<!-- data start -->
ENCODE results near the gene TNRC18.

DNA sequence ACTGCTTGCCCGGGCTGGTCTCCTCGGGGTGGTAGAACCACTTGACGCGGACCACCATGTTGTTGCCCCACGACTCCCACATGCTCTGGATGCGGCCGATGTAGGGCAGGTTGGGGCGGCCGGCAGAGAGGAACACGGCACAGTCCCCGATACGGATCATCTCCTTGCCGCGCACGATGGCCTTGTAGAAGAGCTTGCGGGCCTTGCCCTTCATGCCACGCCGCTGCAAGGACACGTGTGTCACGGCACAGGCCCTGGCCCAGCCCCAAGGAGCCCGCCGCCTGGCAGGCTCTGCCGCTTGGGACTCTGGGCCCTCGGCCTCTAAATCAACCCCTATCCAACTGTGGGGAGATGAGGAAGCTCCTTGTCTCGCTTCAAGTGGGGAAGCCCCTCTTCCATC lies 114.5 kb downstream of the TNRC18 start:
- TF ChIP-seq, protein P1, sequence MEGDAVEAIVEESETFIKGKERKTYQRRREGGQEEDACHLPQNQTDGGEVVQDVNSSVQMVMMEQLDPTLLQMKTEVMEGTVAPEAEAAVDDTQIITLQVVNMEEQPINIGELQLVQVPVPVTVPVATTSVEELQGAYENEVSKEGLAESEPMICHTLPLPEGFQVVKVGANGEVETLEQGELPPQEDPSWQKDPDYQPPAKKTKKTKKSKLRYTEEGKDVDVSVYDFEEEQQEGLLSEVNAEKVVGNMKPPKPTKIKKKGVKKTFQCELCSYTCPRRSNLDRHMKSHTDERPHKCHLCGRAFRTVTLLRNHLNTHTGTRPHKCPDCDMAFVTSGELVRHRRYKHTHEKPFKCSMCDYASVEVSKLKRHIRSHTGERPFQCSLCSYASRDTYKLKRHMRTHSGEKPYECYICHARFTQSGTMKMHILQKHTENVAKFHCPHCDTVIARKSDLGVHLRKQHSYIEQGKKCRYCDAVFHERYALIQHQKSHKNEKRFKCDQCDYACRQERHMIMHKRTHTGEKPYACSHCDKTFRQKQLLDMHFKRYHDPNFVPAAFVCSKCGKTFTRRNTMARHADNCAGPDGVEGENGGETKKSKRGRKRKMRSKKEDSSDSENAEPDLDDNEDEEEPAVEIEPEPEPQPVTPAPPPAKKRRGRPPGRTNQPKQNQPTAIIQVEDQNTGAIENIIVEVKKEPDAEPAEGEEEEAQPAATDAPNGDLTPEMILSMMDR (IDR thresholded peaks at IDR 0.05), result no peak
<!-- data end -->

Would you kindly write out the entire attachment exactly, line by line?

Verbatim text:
ENCODE results near the gene TNRC18.

DNA sequence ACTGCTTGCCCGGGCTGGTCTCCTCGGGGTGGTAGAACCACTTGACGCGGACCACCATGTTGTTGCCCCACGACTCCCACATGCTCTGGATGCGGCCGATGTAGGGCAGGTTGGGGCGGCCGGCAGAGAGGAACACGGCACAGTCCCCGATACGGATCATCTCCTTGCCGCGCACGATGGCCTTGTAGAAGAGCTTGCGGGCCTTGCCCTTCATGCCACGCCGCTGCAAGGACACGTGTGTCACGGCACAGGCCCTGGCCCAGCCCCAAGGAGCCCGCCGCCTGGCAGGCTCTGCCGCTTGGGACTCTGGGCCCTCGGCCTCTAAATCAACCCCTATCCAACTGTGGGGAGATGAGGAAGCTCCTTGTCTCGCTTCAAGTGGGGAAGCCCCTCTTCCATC lies 114.5 kb downstream of the TNRC18 start:
- TF ChIP-seq, protein P1, sequence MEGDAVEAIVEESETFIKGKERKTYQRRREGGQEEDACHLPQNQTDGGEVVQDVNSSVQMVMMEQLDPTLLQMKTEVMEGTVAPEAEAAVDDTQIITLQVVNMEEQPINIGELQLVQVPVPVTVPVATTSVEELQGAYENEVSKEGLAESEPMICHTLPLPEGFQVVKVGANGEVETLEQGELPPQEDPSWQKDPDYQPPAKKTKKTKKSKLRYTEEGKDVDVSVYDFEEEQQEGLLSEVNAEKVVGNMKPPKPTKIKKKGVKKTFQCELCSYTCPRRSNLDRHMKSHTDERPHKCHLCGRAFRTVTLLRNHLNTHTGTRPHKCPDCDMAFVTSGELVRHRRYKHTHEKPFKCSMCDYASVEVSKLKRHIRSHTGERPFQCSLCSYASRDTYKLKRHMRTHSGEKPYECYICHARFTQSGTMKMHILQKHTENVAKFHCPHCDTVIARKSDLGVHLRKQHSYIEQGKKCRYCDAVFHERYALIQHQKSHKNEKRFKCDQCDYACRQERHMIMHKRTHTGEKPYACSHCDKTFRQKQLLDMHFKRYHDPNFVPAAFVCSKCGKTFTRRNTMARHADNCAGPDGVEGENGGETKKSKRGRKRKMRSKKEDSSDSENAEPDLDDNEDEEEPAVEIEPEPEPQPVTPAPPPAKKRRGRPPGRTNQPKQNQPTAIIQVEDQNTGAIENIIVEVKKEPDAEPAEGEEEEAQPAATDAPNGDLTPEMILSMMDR (IDR thresholded peaks at IDR 0.05), result no peak